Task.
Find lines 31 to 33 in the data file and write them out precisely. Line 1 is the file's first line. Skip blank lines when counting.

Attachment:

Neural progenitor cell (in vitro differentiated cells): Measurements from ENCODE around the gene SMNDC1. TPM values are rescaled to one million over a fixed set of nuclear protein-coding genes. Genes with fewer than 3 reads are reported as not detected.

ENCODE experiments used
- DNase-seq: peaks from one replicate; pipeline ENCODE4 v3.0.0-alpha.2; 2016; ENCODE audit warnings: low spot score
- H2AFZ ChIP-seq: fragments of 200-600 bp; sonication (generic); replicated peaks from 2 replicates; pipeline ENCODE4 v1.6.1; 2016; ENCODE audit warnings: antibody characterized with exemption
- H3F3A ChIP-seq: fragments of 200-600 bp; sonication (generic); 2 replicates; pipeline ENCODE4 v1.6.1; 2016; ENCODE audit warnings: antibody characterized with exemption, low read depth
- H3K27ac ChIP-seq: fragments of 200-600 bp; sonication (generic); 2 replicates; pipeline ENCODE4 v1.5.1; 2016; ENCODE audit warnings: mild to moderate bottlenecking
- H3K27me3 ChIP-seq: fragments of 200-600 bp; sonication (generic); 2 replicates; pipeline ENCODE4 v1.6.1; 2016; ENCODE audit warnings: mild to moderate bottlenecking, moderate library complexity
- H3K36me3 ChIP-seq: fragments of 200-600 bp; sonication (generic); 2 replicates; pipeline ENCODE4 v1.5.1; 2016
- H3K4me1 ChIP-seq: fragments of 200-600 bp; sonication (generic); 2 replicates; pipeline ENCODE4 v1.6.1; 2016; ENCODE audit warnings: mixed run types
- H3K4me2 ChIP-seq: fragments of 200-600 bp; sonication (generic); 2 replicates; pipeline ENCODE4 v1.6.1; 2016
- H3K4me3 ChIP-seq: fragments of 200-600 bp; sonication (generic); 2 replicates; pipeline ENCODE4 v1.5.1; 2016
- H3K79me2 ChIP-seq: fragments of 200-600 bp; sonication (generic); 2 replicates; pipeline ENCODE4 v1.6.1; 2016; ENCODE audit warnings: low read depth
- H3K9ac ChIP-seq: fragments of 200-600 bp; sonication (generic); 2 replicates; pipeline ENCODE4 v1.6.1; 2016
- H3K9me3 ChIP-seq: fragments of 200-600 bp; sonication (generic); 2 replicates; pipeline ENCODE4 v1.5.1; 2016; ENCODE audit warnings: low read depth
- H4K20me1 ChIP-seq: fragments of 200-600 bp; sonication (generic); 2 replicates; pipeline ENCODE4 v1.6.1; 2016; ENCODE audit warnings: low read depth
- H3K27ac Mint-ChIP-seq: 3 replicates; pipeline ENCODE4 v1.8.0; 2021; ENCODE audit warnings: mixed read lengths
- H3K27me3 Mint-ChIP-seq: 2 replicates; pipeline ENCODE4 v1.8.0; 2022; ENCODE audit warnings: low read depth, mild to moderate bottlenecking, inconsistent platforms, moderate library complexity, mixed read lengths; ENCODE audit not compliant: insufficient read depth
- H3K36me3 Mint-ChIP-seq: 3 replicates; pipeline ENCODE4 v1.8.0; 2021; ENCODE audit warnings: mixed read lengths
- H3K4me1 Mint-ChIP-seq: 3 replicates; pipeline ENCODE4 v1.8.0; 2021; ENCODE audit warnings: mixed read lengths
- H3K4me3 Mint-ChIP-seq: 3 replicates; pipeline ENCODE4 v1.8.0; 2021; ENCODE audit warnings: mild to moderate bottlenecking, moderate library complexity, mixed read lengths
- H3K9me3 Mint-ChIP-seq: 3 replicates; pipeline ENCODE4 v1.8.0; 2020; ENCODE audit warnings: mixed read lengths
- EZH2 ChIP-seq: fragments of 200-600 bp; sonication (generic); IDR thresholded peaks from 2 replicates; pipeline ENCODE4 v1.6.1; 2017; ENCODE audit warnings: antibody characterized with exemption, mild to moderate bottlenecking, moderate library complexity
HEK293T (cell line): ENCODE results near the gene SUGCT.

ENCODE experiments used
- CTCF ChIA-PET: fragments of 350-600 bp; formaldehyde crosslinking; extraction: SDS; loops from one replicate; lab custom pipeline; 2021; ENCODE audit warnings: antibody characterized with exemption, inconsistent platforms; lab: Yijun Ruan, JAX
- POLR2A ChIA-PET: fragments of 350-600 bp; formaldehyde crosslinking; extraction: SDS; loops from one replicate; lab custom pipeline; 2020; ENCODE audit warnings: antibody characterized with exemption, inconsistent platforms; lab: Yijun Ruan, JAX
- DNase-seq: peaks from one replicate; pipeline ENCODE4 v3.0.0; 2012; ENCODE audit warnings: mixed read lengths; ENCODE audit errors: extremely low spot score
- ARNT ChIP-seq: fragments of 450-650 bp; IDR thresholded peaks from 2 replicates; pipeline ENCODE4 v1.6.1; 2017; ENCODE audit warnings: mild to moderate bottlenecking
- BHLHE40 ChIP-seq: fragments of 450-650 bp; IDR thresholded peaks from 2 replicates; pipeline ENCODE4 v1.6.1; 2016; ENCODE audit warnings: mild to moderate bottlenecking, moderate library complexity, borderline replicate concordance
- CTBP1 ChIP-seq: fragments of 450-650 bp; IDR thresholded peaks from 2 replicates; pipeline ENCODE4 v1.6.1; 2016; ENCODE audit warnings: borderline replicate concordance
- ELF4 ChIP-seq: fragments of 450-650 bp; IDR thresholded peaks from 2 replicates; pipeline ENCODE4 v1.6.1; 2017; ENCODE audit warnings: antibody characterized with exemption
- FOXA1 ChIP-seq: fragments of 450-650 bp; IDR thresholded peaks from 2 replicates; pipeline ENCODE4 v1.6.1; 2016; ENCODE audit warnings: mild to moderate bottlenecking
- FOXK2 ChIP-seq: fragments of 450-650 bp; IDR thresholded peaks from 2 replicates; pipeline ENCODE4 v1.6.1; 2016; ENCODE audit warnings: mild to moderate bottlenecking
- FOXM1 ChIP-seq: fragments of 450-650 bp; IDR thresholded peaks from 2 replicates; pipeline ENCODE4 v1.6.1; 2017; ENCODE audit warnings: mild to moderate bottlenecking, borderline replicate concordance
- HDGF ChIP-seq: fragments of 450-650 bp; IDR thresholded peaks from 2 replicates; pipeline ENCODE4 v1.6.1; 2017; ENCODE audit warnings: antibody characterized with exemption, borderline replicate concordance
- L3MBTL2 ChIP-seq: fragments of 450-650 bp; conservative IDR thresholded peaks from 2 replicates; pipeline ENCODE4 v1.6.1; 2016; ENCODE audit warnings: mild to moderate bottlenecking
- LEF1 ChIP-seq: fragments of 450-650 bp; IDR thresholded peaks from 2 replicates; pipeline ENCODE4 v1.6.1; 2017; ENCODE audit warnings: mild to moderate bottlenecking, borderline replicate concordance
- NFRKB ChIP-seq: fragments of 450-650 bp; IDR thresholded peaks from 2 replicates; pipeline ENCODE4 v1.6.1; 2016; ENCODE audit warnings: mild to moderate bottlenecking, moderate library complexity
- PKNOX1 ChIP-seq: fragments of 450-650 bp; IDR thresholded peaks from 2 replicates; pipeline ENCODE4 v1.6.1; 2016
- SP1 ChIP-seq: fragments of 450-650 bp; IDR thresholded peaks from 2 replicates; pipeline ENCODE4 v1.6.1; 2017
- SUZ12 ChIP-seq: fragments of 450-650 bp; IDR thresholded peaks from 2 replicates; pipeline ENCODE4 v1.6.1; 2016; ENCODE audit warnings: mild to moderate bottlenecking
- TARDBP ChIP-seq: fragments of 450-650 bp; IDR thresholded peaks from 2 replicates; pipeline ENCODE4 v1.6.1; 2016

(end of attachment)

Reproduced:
- ELF4 ChIP-seq: fragments of 450-650 bp; IDR thresholded peaks from 2 replicates; pipeline ENCODE4 v1.6.1; 2017; ENCODE audit warnings: antibody characterized with exemption
- FOXA1 ChIP-seq: fragments of 450-650 bp; IDR thresholded peaks from 2 replicates; pipeline ENCODE4 v1.6.1; 2016; ENCODE audit warnings: mild to moderate bottlenecking
- FOXK2 ChIP-seq: fragments of 450-650 bp; IDR thresholded peaks from 2 replicates; pipeline ENCODE4 v1.6.1; 2016; ENCODE audit warnings: mild to moderate bottlenecking